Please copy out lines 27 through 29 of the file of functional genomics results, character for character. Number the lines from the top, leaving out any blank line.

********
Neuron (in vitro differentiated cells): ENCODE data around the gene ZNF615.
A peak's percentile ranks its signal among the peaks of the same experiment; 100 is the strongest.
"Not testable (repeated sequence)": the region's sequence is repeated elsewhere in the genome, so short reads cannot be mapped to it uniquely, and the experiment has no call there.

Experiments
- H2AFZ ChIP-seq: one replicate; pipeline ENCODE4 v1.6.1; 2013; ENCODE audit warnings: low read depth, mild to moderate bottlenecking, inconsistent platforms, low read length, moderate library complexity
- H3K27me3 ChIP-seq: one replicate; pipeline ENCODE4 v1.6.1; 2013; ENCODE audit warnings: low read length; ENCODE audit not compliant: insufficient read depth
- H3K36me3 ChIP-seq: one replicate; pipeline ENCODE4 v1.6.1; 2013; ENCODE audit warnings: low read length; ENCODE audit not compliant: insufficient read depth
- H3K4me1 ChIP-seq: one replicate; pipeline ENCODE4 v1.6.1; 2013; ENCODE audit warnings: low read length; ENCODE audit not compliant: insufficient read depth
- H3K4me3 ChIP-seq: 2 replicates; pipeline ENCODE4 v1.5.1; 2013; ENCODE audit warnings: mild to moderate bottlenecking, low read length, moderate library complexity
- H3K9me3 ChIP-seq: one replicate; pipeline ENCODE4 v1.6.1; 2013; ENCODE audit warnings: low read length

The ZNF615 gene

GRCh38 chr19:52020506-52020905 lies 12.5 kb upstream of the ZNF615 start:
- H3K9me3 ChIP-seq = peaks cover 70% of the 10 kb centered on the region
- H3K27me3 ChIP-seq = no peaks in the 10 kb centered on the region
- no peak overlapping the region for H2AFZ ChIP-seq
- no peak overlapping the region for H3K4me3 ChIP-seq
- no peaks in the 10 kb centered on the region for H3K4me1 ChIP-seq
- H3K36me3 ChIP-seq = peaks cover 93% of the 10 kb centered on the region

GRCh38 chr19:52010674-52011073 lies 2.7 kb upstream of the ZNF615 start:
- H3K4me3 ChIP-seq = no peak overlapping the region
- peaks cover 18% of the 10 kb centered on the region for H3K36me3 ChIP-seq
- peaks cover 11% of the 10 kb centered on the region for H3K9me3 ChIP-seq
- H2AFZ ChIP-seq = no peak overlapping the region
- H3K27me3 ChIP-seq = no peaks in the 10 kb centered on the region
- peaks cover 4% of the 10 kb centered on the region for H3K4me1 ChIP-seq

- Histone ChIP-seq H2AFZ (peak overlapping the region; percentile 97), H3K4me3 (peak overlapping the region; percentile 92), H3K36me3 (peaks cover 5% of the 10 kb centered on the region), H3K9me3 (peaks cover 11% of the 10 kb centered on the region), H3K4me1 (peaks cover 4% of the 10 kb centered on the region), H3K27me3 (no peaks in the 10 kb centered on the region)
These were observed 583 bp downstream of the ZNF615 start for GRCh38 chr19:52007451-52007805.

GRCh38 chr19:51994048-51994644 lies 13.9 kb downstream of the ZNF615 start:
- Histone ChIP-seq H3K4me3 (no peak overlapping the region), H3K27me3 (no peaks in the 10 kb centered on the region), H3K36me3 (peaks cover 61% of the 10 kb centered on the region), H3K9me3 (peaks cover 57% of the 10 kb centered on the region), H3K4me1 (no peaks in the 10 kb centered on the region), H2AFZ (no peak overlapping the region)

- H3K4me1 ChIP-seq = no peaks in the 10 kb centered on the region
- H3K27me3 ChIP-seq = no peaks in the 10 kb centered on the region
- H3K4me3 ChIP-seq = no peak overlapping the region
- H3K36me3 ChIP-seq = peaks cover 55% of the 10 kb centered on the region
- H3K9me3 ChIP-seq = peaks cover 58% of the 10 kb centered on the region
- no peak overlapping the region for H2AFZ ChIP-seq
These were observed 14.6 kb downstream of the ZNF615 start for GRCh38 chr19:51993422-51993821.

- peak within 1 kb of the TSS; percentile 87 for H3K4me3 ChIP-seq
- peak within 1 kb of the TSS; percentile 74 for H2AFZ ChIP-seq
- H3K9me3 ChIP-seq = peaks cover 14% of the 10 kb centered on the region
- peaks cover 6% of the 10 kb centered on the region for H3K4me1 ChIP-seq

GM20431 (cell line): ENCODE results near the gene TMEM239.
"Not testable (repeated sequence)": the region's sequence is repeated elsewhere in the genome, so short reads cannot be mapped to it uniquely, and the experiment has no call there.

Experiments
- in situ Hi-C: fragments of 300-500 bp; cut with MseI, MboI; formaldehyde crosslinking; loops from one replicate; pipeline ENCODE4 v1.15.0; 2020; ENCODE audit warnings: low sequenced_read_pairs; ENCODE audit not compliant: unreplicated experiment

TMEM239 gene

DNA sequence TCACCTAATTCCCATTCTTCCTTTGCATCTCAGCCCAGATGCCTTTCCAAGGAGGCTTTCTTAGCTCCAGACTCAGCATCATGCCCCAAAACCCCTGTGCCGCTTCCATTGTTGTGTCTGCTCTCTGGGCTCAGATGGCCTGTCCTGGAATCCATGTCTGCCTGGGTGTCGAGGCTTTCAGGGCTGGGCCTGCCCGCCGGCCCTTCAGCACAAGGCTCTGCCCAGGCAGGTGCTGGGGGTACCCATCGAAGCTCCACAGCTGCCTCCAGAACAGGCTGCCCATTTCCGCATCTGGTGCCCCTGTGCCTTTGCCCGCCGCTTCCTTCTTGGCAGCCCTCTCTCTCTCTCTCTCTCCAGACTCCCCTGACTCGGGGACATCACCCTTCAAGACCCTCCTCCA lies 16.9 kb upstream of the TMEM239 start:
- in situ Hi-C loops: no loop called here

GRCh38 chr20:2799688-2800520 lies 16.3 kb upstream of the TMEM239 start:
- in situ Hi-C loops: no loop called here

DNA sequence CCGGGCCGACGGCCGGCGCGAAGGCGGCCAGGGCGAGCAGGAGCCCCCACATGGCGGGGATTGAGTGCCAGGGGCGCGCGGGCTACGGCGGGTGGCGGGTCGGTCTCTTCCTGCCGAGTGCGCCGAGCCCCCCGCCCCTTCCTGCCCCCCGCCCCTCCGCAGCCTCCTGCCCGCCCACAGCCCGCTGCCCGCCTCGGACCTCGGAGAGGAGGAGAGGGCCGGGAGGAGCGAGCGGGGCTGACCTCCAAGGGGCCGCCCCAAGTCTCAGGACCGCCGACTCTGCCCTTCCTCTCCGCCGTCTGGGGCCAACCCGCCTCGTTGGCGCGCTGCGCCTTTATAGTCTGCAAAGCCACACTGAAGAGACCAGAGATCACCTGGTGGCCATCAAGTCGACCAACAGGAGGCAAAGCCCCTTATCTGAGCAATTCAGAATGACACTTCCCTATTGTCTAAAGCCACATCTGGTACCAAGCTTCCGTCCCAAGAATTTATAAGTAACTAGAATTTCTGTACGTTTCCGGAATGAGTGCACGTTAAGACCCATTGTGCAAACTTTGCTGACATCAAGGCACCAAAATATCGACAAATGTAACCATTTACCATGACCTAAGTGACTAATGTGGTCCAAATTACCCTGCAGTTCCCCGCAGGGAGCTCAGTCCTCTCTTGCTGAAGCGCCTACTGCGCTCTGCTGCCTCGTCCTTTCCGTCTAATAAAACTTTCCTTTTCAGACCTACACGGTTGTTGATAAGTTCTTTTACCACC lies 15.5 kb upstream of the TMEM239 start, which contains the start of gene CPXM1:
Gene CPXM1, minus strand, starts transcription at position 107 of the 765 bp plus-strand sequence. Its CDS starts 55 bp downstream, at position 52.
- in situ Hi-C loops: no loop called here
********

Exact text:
These were observed 583 bp downstream of the ZNF615 start for GRCh38 chr19:52007451-52007805.

GRCh38 chr19:51994048-51994644 lies 13.9 kb downstream of the ZNF615 start:
- Histone ChIP-seq H3K4me3 (no peak overlapping the region), H3K27me3 (no peaks in the 10 kb centered on the region), H3K36me3 (peaks cover 61% of the 10 kb centered on the region), H3K9me3 (peaks cover 57% of the 10 kb centered on the region), H3K4me1 (no peaks in the 10 kb centered on the region), H2AFZ (no peak overlapping the region)